Commentators on the role of NGO and civil society have been concerned with contextualisation, interdependence, and recognition of diversity between systems governing the development of the third sector. The themes' relevance to the East-West third sector partnerships and knowledge exchange in its transformational capacity. This is an opportunity for theory-building and re-conceptualisation of the sector in its beneficial capacity. Building on case study research on a Bulgarian NGO partnership with a UK based organisation conducted in 2004, the presentation is an account of the ongoing research into theory development on cross-organisational partnership. An initial “organisational mentoring” perspective in NGO relations between one experienced Western and one developing Eastern European environmental organisation has been revised to accommodate the diversity of organisational learning practices found in the continuing case research. These have implications for the selection of partners and managing the relationship between Western and East European actors.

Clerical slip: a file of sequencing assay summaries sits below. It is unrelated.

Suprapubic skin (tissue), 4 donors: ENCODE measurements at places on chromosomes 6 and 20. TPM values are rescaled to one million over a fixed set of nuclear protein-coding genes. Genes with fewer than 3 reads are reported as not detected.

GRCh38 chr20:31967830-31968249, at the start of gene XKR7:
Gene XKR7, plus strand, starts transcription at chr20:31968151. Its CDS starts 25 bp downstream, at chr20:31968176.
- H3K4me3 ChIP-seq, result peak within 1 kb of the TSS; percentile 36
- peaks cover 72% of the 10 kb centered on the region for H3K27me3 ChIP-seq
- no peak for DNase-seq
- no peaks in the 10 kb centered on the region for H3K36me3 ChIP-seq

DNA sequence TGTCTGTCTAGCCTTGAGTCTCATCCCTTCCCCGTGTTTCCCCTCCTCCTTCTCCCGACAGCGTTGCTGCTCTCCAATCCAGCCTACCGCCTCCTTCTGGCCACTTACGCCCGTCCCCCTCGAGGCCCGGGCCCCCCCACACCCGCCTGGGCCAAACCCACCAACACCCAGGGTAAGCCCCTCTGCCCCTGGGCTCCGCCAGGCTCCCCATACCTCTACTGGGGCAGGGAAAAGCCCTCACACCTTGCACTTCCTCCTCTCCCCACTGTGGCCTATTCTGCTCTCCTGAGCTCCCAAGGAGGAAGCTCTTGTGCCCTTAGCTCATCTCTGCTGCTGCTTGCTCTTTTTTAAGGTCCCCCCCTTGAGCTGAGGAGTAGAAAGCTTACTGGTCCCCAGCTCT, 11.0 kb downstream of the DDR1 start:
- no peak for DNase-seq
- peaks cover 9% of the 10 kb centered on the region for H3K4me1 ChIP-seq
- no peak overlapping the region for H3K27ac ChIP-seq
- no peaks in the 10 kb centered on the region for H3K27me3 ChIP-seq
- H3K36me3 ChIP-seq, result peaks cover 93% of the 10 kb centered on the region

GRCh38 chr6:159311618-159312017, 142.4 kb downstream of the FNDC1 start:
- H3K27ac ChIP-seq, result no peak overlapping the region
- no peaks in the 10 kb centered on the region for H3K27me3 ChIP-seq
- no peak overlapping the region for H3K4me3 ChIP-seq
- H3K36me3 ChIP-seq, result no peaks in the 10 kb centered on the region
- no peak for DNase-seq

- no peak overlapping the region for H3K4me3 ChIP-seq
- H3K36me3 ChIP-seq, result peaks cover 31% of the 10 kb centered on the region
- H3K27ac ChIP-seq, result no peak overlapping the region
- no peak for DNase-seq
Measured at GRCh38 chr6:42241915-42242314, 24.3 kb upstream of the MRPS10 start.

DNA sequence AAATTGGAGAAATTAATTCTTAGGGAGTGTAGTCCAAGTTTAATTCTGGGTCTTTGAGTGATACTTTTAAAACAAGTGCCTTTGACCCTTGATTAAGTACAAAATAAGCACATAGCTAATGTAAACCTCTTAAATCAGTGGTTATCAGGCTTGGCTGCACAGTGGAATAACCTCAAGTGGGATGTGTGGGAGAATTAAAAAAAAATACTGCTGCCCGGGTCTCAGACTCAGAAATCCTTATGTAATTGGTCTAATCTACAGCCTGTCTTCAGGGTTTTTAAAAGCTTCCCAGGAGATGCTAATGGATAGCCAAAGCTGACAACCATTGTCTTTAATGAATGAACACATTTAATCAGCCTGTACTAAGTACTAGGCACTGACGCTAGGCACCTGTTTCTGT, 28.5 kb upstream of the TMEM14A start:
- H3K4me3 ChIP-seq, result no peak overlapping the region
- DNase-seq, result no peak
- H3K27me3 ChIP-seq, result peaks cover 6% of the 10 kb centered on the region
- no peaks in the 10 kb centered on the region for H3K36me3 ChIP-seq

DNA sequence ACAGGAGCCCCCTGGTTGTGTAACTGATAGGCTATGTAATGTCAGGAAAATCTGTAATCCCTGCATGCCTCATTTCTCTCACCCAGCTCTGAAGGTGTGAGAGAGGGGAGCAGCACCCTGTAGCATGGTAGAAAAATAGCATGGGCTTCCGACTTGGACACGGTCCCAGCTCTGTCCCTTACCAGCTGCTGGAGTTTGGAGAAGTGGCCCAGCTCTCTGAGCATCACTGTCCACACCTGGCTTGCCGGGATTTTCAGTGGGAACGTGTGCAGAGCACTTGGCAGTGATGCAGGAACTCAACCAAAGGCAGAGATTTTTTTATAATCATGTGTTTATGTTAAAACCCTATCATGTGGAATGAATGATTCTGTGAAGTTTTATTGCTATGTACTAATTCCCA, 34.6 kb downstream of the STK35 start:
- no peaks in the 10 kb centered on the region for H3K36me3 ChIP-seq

The research is in data analysis stage following the field work in the summers of 2008/2009 in four Bulgarian NGOs selected for their respective partner arrangements with Western organisations and/or network membership. In the tradition of grounded theory approach and case study method, the collected qualitative data (interviews, text, and observations) are presented here to flesh out relevant themes to understanding the actors' knowledge and learning perspectives and practices. The findings presented here address the research questions on the nature of organisational identity, their learning and knowledge-sharing practices and relevant institutional contexts to how NGOs sustain their practices. The focus is on the relevance of partnerships and networking with Western organisations to the NGOs' development and functioning in the local context.